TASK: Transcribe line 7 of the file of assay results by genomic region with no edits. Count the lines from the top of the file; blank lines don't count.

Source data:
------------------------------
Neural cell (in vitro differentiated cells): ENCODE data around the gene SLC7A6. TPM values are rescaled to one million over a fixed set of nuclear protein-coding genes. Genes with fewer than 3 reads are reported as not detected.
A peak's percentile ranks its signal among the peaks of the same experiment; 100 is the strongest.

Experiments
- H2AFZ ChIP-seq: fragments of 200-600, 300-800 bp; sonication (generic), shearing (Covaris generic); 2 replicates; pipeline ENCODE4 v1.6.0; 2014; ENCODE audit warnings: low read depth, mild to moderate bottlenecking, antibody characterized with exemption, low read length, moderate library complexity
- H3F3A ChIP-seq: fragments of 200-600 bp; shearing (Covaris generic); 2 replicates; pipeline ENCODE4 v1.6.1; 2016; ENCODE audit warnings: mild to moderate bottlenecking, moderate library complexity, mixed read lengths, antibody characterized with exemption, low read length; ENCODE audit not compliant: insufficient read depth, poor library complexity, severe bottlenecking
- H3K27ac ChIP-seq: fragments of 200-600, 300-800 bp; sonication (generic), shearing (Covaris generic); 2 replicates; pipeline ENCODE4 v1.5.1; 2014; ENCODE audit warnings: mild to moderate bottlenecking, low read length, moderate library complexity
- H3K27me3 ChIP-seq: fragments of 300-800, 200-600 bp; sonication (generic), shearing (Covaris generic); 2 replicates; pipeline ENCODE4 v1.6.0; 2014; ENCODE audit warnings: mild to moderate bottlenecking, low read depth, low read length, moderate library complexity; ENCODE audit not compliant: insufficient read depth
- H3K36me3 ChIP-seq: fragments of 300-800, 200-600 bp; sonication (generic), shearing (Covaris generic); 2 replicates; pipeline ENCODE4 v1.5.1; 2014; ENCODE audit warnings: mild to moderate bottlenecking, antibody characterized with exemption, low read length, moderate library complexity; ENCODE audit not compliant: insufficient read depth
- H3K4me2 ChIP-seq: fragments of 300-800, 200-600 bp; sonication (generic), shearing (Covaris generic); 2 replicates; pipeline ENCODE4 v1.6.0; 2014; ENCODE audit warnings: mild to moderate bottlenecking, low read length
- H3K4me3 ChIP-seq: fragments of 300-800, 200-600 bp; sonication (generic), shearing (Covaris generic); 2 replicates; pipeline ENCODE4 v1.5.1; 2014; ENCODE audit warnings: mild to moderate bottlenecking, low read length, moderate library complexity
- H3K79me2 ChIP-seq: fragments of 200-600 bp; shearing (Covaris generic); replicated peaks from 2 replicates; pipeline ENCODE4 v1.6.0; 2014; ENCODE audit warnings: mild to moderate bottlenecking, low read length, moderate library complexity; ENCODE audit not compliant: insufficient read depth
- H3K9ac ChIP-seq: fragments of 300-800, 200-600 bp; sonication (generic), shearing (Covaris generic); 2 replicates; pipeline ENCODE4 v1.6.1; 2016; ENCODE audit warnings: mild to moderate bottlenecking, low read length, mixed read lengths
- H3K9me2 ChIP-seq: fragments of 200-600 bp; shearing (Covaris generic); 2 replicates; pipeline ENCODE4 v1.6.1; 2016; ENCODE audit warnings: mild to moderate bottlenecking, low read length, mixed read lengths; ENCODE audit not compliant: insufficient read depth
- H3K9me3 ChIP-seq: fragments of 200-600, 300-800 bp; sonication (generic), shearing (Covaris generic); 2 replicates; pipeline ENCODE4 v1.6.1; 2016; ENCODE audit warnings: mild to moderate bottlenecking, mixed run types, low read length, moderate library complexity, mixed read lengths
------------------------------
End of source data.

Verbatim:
- H3K27me3 ChIP-seq: fragments of 300-800, 200-600 bp; sonication (generic), shearing (Covaris generic); 2 replicates; pipeline ENCODE4 v1.6.0; 2014; ENCODE audit warnings: mild to moderate bottlenecking, low read depth, low read length, moderate library complexity; ENCODE audit not compliant: insufficient read depth